The All-New Batman: The Brave and the Bold volume 2: Help Wanted


By Sholly Fisch, Rick Burchett, Dan Davis, Dario Brizuela, Ethen Beavers & various (DC Comics)
ISBN: 978-1-4012-3524-6 (TPB/Digital edition)

The Brave and the Bold premiered in 1955 as an anthology adventure comic featuring short complete tales about a variety of period heroes: a format reflecting the era’s filmic fascination with flamboyantly fanciful historical dramas. Devised and written by Bob Kanigher, #1 led with Roman epic Golden Gladiator, feudal mystery-man The Silent Knight and Joe Kubert’s Viking Prince. Soon the Gladiator was alternated with Robin Hood, but the adventure theme carried the title until the end of the decade when the burgeoning costumed character revival saw B&B transform into a try-out vehicle like Showcase.

Used to premiere concepts and characters such as Task Force X: The Suicide Squad, Cave Carson, Hawkman and Strange Sports Stories as well as the epochal Justice League of America, the comic soldiered on until issue #50 when it found another innovative new direction which once again caught the public’s imagination. That issue paired two super heroes – Green Arrow and Martian Manhunter – in a one-off team-up. It was followed by more of the same: Aquaman with Hawkman in #51, WWII “Battle Stars” Sgt. Rock, Mme. Marie, Captain Cloud & The Haunted Tank in #52 and The Atom & Flash in #53.

The next instant union – Robin, Aqualad and Kid Flash – evolved into The Teen Titans and after Metal Men/The Atom and FlashbMartian Manhunter appeared, a new hero debuted in #57-58: Metamorpho, the Element Man.

From then it was back to the increasingly popular power pairings with #59. Although no one realised it at the time, that particular conjunction – Batman with Green Lantern – would be particularly significant….

A return engagement for the Teen Titans, issues spotlighting Earth-Two stalwarts Starman and Black Canary and Earth-One’s Wonder Woman and Supergirl soon gave way to an indication of things to come when Batman returned to duel hero/villain Eclipso in #64: an early acknowledgement of the brewing TV-induced mania mere months away.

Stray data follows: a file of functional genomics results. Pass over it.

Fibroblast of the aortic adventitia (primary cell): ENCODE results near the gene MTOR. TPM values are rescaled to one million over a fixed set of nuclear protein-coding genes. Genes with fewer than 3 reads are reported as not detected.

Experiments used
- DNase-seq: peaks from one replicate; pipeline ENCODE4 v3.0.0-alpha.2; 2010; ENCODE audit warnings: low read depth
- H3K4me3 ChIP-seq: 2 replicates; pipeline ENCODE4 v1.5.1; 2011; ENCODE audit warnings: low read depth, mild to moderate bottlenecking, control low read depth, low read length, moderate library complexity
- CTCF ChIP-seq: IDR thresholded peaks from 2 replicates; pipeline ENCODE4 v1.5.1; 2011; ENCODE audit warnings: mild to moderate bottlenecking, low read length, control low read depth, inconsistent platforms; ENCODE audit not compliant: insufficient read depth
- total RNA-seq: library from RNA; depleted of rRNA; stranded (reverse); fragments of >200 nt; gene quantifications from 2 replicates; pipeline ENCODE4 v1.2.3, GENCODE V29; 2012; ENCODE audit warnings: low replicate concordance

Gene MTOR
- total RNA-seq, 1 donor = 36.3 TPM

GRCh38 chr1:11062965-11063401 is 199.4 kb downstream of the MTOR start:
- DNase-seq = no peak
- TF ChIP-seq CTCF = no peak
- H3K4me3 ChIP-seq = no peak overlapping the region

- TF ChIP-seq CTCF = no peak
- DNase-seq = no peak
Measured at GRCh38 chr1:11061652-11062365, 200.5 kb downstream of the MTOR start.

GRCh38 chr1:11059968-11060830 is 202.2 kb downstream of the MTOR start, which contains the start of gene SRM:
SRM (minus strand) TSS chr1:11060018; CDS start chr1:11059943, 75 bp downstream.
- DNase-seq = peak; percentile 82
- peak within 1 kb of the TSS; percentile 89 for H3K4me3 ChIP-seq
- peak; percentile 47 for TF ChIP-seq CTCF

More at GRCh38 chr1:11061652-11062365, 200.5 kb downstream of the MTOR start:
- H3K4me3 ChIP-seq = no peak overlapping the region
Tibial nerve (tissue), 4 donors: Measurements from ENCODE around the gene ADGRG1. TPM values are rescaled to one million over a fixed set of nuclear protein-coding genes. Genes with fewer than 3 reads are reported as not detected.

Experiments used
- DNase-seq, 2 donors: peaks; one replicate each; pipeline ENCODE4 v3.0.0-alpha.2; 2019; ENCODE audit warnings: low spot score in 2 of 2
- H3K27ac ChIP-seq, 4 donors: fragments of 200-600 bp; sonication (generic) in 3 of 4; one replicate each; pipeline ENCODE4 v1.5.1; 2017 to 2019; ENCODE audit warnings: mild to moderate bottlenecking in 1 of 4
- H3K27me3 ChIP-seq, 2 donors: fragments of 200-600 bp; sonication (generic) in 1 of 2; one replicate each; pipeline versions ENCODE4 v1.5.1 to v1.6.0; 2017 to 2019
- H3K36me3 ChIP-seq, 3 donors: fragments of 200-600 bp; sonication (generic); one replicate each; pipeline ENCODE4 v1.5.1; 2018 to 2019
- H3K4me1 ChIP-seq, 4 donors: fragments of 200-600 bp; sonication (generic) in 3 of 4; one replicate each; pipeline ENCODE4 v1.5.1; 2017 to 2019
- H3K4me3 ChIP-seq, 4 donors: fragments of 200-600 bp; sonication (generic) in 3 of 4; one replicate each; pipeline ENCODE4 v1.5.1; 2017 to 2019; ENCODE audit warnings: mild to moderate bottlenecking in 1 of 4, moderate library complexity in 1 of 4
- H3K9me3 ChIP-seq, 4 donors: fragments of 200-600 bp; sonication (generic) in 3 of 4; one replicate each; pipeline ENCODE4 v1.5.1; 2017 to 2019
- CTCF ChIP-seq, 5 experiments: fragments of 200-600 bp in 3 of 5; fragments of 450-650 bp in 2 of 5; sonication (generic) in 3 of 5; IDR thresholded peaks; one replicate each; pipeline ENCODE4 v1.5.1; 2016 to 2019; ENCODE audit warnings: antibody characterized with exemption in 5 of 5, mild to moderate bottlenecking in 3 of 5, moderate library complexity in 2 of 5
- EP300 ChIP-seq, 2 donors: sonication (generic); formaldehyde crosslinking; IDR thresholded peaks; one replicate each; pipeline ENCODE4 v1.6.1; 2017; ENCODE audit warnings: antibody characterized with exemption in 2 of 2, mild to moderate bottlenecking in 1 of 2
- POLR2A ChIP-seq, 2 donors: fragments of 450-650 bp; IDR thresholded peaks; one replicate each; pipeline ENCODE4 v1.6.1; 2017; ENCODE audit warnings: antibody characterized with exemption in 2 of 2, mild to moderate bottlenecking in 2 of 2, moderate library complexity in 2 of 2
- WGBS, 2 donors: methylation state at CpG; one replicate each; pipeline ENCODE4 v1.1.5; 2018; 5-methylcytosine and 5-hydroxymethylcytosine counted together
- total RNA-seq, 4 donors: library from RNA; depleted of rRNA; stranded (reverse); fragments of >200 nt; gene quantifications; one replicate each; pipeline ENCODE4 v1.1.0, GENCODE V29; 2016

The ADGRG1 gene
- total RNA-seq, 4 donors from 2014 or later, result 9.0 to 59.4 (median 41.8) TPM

Within two issues (following Flash/Doom Patrol and Metamorpho/Metal Men), B&B #67 saw the Caped Crusader take de facto control of the title and a lion’s share of team-ups. With the late exception of #72 and 73 (Spectre/Flash and Aquaman/Atom), it was thereafter where the Gotham Gangbuster invited the rest of DC’s heroic pantheon to come and play…

Decades later, Batman: The Animated Series – masterminded by Bruce Timm and Paul Dini in the 1990s – revolutionised the Dark Knight and subsequently led to some of the absolute best comic book adventures in his 80-year publishing history. It also led to a spin-off print title…
With constant comics iterations and tie-ins to a succession of TV animation series, Batman has remained immensely popular and a sublime introducer of kids to the magical world of the printed page. One fun-filled incarnation was Batman: The Brave and the Bold, which gloriously celebrated the team-up in both its all-ages small-screen and comicbook spin-off.

Shamelessly and superbly plundering decades of continuity arcana in a profusion of alliances between the Dark Knight and DC’s lesser creations, the show was supplemented by a cool kid’s periodical full of fun, verve and swashbuckling dash, cunningly crafted to appeal as much to the parents and grandparents as those fresh-faced neophyte kids…